With linear pay TV subscriber levels pulling back from the 3.5% attrition rates seen in 2017, equity research firm Cowen & Company believes the traditional cable, satellite and telco TV market might be stabilizing … at least until Generation Z enters the workforce.
“Our explanation for improvement was that the competitive industry simply needed to take a breather,” Cowen said in a recent report lead-authored by analyst Gregory Williams.
“Losses escalated in 2017 after the emergence/traction of deep-pocketed, full service vMVPD’s (YouTube TV, Hulu Live TV, DirecTV Now, and Sling TV) that we’d argue do not have the economic mandate for profit as a formidable competitor to traditional video,” Williams added. “With these vMVPD providers already in place, and no vMVPDs of similar stature entering the market for the foreseeable future (outside of perhaps Apple TV), we argue that pay TV loss trends have leveled out (until Gen -Z enters the workforce in 2021).
The Cowen chart directly below indicates virtualized, live-streaming MVPD services have been successful at capturing some of the defectors from the linear ecosystem—and that the exchange seems to be slowing down a bit.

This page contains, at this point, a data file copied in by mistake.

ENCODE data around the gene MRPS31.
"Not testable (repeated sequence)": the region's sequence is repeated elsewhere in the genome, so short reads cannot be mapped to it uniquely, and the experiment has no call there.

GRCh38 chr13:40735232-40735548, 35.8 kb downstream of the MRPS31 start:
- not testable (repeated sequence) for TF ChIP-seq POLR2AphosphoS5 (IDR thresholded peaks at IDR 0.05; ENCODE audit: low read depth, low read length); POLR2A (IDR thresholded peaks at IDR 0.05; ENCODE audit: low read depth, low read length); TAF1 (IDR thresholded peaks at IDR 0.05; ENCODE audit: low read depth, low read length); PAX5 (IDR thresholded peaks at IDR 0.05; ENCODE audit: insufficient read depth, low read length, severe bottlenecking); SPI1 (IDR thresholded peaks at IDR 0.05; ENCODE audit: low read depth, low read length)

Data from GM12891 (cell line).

Notably, Cowen believes vMVPDs tend to skew a little older, having “appeal to the older generation of cord cutters who still consume video in the traditional linear fashion.”
Cowen seems bearish about the prospect of next-generation viewers adopting what are essentially live-streamed version of traditional bundles. And a chart provided to MCN by another research company, The Diffusion Group, further outlines the challenge: The current generation of 18-24-year-olds doesn’t just show a taste for over-the-top consumption of video, it shows an outright preference.